2. Stop with the 'big boy' and 'big girl' talk. When you have a new baby your firstborn suddenly seems huge. Only they're not. Not really. You say things like "you're a big boy now", or "you've got a new big girl bed now". In your house who gets all of the attention now? The big children, or the little children (aka baby)? If your house is all about the little ones, being big doesn't seem very appealing. Especially if you've been turfed out of your 'little' cot, or room to make way for the new arrival. Have you ever wondered why new siblings may start to speak in baby talk, want to use a dummy, or start to breastfeed or bottle feed again? Here's your answer. Being little seems so much more appealing! Try as hard as you can to not talk about them 'being big'. Saying "you're still my baby" is so much better.

3. Spend one-to-one time with the older child. Specifically mum and older child, without the baby in the same room. Far too many new families organise for dad to take care of the toddler or preschooler, taking them to nursery or the park, while mum stays home with the baby, but the opposite needs to happen. Mum needs to do things alone with the older child while dad has baby, every single day. For breastfed babies, feed and run - most breastfed babies can cope without a feed for half an hour. Schedule this time into every day and focus on playing. Play is how children communicate and connect.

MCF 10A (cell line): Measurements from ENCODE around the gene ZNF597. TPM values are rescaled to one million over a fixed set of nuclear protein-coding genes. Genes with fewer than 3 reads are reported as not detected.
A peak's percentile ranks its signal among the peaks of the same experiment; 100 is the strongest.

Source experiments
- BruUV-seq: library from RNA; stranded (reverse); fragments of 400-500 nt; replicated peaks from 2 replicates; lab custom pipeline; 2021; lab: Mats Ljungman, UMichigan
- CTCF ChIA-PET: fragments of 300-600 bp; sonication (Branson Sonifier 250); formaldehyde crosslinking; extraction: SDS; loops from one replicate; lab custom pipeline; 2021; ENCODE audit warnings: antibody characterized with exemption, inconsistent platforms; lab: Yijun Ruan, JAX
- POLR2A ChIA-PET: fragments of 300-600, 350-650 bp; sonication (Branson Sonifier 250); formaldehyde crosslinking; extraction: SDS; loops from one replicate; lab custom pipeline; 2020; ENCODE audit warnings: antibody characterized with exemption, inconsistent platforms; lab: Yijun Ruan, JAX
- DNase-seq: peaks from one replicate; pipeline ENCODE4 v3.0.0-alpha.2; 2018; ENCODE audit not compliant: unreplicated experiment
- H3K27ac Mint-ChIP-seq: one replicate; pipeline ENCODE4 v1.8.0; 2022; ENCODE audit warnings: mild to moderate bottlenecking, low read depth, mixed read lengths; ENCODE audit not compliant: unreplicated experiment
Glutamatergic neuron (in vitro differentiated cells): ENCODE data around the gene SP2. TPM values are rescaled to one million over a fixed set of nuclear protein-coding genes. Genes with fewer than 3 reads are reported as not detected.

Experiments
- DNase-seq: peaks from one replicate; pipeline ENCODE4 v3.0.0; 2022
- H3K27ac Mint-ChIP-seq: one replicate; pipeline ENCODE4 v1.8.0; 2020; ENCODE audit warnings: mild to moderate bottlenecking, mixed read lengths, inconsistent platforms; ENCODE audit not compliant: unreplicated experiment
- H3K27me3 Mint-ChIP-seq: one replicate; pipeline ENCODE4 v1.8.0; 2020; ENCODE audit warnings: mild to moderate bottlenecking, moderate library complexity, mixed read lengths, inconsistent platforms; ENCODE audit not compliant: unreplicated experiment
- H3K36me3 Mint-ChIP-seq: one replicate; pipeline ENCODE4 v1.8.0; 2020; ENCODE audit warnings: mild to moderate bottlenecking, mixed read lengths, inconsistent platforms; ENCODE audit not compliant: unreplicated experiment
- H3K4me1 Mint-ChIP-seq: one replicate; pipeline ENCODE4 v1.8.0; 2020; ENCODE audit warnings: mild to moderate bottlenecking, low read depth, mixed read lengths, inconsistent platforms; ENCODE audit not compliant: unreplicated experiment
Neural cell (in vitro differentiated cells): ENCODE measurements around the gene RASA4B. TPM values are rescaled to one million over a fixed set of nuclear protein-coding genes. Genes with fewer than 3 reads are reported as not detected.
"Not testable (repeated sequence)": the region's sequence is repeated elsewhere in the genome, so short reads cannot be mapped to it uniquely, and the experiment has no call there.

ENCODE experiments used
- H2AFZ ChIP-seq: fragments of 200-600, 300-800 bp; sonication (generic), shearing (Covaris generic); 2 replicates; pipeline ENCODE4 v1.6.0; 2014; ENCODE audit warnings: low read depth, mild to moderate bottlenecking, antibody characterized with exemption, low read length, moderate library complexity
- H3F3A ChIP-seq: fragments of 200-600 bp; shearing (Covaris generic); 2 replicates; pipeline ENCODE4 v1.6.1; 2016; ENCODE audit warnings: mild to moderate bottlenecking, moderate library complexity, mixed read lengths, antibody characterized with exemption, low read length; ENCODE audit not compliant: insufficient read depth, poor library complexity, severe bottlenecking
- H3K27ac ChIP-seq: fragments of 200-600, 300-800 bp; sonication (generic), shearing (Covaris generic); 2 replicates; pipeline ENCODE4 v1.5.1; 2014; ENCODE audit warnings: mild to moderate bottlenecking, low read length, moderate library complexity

4. Keep things the same as much as possible for at least three months before the baby arrives and three months after. You absolutely don't want to be starting anything new with your older child that they may somehow attribute to the baby. For instance, don't move them out of their room, or your bed, to make way for the new arrival. Similarly don't potty train between 6 months of pregnancy until your newborn is 3 months old. Don't start or change nursery either if possible. Consistency and predictability spells security in your child's world.

5. Give the older child some responsibilities. Ask them to help with 'our' baby. What special jobs can they have? To fetch clean nappies and wipes? To get out the baby's pyjamas? To give them their dummy? The more your older child feels that they are involved in helping to take care of the baby with you the better. Also think about getting them their own doll (ideally the same gender as the new baby) and suggest that they may want to feed or change their doll while you take care of the baby. Make sure you tell them how helpful they are being and what an important part that they are playing "You are so much help with our new baby, thank you so much".

In time, hopefully you will create life long friends, but the initial few months, or even year, after the arrival of a new baby can be a tough transition for you all. The absolute key in creating a healthy sibling relationship is to empathise with your firstborn and what they are going through. They are not acting out of spite or jealousy, they are acting out of pain and confusion. You also need to learn to understand that sometimes, in fact a lot of the times, there are going to be times when you can't meet their needs, or the needs of either child. Accepting that you are only one person and sometimes one of them will have to cry is tough, but inevitable. If it is you struggling with the transition, check out my article HERE.

Sarah Ockwell-Smith is a mother of four and parenting author, her books include the bestselling 'The Gentle Sleep Book' and the recent release 'The Gentle Parenting Book'. She blogs at